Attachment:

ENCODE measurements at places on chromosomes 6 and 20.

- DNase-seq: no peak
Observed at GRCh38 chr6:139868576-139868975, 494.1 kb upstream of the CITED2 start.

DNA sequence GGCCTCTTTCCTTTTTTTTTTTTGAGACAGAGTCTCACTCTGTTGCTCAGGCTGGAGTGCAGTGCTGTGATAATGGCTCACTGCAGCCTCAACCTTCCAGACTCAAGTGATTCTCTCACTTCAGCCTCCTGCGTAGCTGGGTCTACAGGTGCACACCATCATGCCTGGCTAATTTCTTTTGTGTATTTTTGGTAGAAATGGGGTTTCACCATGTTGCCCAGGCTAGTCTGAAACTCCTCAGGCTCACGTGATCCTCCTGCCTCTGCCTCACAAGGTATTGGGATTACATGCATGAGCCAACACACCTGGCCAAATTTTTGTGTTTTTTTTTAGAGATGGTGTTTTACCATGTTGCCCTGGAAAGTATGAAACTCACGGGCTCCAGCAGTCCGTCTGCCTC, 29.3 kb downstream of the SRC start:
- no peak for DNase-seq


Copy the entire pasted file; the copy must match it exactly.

ENCODE measurements at places on chromosomes 6 and 20.

- DNase-seq: no peak
Observed at GRCh38 chr6:139868576-139868975, 494.1 kb upstream of the CITED2 start.

DNA sequence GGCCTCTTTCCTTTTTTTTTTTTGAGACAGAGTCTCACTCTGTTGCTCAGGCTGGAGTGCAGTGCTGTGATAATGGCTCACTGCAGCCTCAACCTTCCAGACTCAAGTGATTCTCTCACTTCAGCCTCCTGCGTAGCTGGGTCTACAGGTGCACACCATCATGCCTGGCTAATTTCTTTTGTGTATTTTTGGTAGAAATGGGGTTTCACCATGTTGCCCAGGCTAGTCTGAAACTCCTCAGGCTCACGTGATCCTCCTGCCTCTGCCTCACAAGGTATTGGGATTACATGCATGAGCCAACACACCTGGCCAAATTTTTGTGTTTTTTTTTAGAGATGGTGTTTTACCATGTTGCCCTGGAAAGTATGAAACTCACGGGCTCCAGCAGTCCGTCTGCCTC, 29.3 kb downstream of the SRC start:
- no peak for DNase-seq